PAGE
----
Energy plant may close

Constellation says new pollution rules too costly for Balto. Co. facility


Constellation Energy officials say they might be forced to close a coal-fired power plant in Baltimore County that employs 110 people because of the cost of meeting strict new air pollution control requirements.

Company officials said they might shut the C.P. Crane power plant in the Middle River area by 2013 because it's too small to make a large investment in anti-pollution equipment worthwhile.

The power company does plan to install about $550 million in filtration equipment called scrubbers and bag houses at its Brandon Shores power plant in Anne Arundel County, said Constellation Generation Group Senior Vice President John Long.

Such technology is required by federal regulations and the Maryland Healthy Air Act, passed by state lawmakers last month and signed by the governor April 6 to reduce deadly soot, sulfur and mercury air pollution.

Constellation is also weighing other options for the Crane plant, including keeping it open and meeting the new limits by switching to low-sulfur coal imported from Venezuela, Russia, Indonesia and other countries, Long said.

Constellation will make a decision after completing a study in about two months. But "it's very likely" that the company will seek to close the Crane plant, Long said.

"When you burden plants like Crane ... you could approach a situation where it's more economic to shut the plant down than to install those controls," Long said. "We now in Maryland have the most restrictive air environmental standards in the world."

Constellation, which is planning to merge with a Florida-based power company, announced this year that it would raise residential electricity rates by 72 percent this summer because of soaring energy costs and the expiration of six years of rate caps adopted as part of Maryland's deregulation of the electric utility industry.

A power industry analyst hired by advocates for the Healthy Air Act, David Schoengold, predicted that none of the six coal-fired power plants facing new pollution limits under the state law will close.

Before any power plant in Maryland is shut down, the owners have to notify the Maryland Public Service Commission, the Federal Energy Regulatory Commission and the consortium that runs the regional power grid, said PSC spokeswoman Christine Nizer. Such a notification has not happened, she said.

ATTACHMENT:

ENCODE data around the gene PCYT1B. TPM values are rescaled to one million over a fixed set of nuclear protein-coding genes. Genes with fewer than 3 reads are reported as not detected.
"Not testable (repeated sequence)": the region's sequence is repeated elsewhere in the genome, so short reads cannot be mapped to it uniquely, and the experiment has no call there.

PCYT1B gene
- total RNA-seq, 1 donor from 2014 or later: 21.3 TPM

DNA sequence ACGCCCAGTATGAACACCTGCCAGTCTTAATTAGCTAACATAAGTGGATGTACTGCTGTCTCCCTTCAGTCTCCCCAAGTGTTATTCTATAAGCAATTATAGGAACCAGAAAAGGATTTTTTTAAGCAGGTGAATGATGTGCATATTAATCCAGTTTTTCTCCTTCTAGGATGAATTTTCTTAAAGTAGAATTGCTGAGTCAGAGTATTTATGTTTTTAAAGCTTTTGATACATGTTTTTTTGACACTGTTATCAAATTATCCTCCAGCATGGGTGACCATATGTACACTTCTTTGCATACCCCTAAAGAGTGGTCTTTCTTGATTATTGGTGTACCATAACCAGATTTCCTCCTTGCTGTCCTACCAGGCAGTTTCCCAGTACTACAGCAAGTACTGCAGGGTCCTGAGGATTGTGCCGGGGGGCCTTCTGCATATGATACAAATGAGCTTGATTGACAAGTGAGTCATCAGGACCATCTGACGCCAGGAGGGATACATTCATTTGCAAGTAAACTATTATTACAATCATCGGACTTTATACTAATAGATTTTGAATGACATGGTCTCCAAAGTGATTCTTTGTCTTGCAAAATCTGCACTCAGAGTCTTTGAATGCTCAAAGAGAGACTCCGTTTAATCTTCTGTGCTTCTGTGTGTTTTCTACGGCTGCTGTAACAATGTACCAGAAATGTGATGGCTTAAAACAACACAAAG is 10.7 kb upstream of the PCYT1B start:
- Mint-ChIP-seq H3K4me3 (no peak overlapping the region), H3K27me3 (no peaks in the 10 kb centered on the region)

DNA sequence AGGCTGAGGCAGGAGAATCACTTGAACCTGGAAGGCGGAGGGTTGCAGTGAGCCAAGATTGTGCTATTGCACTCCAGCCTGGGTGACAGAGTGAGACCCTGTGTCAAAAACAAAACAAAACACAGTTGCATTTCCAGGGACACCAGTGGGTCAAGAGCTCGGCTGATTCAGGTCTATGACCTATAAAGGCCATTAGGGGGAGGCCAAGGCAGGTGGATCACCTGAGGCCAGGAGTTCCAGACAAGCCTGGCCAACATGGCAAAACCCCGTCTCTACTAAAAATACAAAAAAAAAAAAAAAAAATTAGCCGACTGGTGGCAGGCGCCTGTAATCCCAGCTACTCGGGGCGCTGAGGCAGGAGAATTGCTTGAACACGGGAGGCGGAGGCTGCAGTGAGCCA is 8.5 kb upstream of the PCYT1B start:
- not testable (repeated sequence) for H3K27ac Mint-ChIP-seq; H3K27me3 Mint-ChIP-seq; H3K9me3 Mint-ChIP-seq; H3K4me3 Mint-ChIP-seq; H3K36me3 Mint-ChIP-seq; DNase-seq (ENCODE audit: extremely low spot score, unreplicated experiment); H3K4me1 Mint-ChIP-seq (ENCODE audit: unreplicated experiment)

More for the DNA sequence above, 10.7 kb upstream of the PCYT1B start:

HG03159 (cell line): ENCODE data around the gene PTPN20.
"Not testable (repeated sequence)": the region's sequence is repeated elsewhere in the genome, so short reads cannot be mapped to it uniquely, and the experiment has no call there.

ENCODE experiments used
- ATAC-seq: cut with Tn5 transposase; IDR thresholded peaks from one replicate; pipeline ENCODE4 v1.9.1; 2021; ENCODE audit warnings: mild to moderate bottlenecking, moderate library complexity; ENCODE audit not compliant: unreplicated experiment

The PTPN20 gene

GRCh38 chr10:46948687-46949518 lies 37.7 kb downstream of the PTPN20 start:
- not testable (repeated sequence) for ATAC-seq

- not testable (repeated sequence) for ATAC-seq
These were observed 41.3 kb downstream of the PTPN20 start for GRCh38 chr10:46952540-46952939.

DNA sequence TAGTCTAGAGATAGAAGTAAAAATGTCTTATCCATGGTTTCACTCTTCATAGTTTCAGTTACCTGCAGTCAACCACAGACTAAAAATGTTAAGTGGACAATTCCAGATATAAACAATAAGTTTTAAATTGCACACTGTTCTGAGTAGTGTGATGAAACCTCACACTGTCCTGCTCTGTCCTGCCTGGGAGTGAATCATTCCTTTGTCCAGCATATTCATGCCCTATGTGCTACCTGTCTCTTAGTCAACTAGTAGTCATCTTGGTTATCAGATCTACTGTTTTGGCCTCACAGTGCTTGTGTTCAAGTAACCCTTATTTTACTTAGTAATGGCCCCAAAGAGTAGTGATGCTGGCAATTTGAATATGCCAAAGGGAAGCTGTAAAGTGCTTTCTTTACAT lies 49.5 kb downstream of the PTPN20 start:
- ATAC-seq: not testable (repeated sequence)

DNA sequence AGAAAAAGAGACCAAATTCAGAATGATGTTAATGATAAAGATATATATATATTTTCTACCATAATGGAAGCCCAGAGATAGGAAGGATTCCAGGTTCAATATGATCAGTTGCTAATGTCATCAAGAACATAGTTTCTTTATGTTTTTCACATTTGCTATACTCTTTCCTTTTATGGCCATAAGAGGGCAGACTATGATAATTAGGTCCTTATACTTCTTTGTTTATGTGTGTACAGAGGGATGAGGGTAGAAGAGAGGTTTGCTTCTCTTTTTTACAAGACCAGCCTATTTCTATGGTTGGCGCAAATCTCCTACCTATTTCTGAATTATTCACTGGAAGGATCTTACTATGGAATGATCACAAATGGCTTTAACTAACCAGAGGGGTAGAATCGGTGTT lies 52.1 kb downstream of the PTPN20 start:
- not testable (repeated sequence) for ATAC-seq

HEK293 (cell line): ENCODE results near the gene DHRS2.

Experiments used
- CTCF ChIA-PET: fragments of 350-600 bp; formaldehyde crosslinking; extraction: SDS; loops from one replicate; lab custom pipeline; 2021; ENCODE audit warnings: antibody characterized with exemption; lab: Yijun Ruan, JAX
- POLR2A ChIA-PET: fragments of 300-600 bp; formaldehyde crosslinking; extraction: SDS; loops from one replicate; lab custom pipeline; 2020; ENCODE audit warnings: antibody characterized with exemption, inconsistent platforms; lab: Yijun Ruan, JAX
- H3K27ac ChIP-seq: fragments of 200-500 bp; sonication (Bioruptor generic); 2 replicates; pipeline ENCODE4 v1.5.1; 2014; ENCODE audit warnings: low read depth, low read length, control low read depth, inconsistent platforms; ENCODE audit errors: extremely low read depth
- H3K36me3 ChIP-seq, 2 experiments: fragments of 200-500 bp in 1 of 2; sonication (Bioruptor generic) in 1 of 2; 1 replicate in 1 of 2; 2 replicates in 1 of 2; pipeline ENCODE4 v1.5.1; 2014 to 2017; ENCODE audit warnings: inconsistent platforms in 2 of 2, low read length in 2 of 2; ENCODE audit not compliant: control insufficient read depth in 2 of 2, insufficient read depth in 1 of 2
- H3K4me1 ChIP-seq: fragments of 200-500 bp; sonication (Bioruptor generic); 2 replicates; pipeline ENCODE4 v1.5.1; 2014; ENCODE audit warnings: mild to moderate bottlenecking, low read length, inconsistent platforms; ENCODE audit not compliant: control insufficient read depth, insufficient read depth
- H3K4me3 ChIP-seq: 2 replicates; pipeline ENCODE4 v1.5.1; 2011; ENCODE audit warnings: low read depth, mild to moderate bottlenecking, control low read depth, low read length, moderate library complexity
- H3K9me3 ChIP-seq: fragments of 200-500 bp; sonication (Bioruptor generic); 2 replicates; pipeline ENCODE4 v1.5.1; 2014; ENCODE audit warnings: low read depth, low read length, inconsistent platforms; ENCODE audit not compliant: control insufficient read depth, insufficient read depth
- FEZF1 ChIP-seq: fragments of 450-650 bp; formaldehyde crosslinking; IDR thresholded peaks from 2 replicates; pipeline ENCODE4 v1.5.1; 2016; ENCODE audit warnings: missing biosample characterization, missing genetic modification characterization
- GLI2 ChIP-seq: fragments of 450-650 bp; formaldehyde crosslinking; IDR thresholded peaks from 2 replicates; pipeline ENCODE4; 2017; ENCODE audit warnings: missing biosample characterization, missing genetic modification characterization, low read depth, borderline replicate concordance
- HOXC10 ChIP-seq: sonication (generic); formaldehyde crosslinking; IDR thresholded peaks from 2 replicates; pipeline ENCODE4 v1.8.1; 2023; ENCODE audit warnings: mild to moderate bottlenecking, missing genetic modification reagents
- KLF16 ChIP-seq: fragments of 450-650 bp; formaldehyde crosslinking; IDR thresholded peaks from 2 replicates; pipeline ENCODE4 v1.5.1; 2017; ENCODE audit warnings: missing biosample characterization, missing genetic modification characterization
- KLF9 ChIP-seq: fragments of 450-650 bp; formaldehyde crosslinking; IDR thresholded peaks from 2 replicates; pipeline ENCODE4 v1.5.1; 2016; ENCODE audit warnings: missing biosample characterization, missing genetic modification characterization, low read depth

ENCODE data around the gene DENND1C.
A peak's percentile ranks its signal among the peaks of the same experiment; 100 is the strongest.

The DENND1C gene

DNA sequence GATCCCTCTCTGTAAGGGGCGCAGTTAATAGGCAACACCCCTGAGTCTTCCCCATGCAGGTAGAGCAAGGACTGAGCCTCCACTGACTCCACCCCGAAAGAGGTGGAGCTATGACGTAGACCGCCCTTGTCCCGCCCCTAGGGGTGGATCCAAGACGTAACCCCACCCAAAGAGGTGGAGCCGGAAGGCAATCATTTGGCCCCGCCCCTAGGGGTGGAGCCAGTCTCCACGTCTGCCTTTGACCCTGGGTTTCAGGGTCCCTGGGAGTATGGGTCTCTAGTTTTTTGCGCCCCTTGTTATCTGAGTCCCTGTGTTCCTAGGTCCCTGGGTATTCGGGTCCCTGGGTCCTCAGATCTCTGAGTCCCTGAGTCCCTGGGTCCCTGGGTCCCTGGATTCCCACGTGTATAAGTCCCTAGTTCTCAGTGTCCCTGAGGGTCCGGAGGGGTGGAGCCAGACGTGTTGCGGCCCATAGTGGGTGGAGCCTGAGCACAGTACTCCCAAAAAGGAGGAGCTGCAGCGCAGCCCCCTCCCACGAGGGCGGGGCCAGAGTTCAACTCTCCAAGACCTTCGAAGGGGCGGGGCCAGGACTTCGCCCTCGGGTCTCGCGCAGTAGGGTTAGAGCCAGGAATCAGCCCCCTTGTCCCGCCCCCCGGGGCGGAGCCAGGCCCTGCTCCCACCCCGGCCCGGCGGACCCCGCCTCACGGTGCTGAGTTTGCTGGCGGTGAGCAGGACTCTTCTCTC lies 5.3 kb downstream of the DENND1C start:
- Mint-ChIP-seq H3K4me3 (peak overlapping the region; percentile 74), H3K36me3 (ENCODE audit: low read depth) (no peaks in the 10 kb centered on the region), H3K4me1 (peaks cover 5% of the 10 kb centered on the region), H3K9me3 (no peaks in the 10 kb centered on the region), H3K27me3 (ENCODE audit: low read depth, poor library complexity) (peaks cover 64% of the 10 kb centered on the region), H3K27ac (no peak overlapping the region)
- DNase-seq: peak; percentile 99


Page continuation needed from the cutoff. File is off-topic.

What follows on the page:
These entities would examine whether electric reliability in the region would be hurt, and the federal agency or the grid consortium could intervene and prevent a closure. To keep the Crane plant open, the grid could reimburse Constellation for the cost of complying with the Healthy Air Act, Long said.

The PSC wouldn't comment yesterday on the possibility of plant closures, Nizer said. But during a Senate hearing on the Healthy Air Act on Feb. 1, the commission submitted written testimony saying that the closure of Crane was "likely."

The commission also said some units of the Wagner power plant in Anne Arundel County, also owned by Constellation, "could close." It said the Dickerson plant in Montgomery County and the Chalk Point plant in Prince George's County, both owned by the Mirant company of Atlanta, could also close.

"That means that during times of peak electricity consumption there will be insufficient electricity in central and southern Maryland," the commission report said.

Del. James W. Hubbard, lead sponsor of the Healthy Air Act, said he doesn't believe any power plants will close because of the healthy air requirements. The Prince George's County Democrat said Constellation earlier this year told legislators that they were thinking about closing the Crane plant or shifting it to natural gas even before the bill was proposed.

Hubbard said he believes Constellation is trying to blame environmentalists and make them look bad to distract the public's attention from the firm's planned electricity rate increases.

"This is just scare tactics," Hubbard said.

Brad Heavner, director of the Maryland Public Interest Research Group, said Constellation this winter said it planned to keep Crane open by burning cleaner coal.

"It's preposterous," Heavner said of closing Crane. "This is just another example of Constellation trying to throw a wrench in the wheels instead of playing the game right."

The 45-year-old Crane power plant contributes about $1.7 million a year in taxes to Baltimore County. The facility is one of 35 power plants in Maryland and has a capacity of about 400 megawatts, about 3 percent of the total generation capacity in the state.

Ellen Kobler, deputy communcation director for the Baltimore County government, said county officials had not been told of any potential closing.

Constellation and Mirant each own three of the state's largest coal-fired power plants, which are subject to the Healthy Air Act's new limits.

On Feb. 17, Lisa Johnson, president of Mirant Mid-Atlantic, told a state environmental advisory council: "We see plant job loss, and a decrease in tax dollars to the local jurisdictions, and a potential impact to electric reliability."

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